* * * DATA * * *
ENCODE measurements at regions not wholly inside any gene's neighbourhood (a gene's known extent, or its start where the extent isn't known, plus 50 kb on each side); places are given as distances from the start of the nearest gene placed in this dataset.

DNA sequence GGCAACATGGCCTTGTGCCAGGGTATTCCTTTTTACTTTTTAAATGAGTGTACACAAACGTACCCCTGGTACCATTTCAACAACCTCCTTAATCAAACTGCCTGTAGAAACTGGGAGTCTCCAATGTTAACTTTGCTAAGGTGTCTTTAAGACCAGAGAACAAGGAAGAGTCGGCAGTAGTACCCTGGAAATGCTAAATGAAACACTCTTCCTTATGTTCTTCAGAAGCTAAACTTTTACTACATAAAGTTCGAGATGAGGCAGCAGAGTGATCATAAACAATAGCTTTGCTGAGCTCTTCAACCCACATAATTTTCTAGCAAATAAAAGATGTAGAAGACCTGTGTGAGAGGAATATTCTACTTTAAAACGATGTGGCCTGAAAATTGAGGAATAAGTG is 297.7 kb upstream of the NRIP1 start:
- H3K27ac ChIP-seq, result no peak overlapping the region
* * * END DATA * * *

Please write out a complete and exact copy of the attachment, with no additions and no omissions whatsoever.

ENCODE measurements at regions not wholly inside any gene's neighbourhood (a gene's known extent, or its start where the extent isn't known, plus 50 kb on each side); places are given as distances from the start of the nearest gene placed in this dataset.

DNA sequence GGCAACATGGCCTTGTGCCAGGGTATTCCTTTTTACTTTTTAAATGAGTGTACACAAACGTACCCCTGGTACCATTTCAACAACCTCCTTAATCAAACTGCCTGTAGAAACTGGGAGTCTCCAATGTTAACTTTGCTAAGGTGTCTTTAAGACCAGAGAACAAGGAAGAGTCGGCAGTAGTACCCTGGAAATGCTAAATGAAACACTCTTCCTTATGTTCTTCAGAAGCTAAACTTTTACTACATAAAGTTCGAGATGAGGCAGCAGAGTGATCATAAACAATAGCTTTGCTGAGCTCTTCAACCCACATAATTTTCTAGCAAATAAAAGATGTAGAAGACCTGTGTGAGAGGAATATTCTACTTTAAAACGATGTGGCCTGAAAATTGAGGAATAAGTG is 297.7 kb upstream of the NRIP1 start:
- H3K27ac ChIP-seq, result no peak overlapping the region